Sosai Shiki Restaurant

Cheap, convenient lunch, served with free Wi-Fi

By JapanTravel Guest    - 2 min read

If you’re close to Matsuyama’s JR station around lunchtime, and you’re in need of a quick and easy bite to eat, Sosai Shiki (創彩子規) restaurant in the hulking Hotel Sunroute is a good option. If you’re there on a weekday, you’ll see a constant stream of office workers in white shirts and dark trousers perusing the menu outside and the glass case with its sample Today’s Special. The reason why it attracts office workers is simple— Sosai Shiki Restaurant boasts a “one-coin lunch”, a popular term for ¥500 items.

Hotel Sunroute appears to have been built in the late 70s, and its basic look and feel hasn’t been updated much since, not that it’s a bad thing. It’s well kept and it has a certain flair of its own. The restaurant is up a flight of stairs on the second floor, with an outside entrance and another inside the lobby. You have a choice of smoking and non-smoking seats, which are divided by a rather inadequate low panel. Inoffensive classical music plays in the background.

There are a total of six one-coin offerings, including Japanese standards like udon noodles, inarizushi, curry and rice, and eel on rice. There are more expensive set meals too at ¥1,000 and up. All the meals include a choice of drinks such as coffee and fruit juices which you can take freely. I chose the slightly unusual pork cutlet domburi. Five hundred yen buys you a decent-sized bowl of rice topped with a good quantity of bite-size pork cutlets and battered green vegetables. This is drizzled with a sweetish soy-based sauce. There’s also a small bowl of miso soup with seaweed and tofu, and some salty piquant pickles. It makes a pleasant, economical meal.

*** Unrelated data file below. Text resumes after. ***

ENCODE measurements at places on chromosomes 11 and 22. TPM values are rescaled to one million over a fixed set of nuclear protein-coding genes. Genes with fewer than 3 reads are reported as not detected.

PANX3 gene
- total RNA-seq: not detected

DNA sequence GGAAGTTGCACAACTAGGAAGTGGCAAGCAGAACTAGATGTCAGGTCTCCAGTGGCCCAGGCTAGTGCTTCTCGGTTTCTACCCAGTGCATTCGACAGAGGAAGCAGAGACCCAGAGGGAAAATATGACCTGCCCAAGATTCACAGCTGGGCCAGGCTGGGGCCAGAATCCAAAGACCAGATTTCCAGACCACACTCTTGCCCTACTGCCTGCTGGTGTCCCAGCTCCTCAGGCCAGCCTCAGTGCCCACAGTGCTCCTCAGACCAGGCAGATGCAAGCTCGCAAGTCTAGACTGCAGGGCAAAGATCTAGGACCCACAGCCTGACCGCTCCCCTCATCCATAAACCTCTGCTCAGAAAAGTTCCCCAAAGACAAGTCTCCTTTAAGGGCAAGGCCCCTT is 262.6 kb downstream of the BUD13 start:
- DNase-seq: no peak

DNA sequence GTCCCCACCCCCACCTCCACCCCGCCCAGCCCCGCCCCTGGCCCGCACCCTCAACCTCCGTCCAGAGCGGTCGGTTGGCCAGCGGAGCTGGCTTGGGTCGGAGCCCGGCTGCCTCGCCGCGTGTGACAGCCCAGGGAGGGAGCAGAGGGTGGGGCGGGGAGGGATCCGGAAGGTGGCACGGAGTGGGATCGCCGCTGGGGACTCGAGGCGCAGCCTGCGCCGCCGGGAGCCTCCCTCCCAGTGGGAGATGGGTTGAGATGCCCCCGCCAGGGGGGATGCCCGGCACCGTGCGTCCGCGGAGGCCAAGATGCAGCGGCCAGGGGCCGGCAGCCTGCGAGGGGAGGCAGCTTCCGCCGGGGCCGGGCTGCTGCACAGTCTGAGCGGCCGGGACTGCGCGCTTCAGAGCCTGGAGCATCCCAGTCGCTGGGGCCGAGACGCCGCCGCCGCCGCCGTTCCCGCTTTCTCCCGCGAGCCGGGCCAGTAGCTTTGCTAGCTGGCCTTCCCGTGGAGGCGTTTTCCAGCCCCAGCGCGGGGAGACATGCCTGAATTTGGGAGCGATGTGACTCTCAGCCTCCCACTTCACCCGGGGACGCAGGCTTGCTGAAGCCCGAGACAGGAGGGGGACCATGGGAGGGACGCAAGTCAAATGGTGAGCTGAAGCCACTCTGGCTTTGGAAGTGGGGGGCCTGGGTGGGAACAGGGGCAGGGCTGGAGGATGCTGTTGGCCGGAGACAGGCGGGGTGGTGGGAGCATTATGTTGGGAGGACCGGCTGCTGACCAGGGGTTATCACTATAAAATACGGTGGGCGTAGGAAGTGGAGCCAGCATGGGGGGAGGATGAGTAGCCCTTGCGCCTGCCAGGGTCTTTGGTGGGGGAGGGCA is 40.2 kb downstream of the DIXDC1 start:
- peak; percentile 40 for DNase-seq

Of particular interest to travelers is the free Wi-Fi. I had a bit of a struggle getting a link, but I succeeded eventually.

The restaurant is named after one of Matsuyama’s famous sons, the haiku poet Masaoka Shiki. If you want to learn more about the poet, you can visit Shikido, a little museum about him near Matsuyama City Station, or the Shiki Memorial Museum in Dogo.

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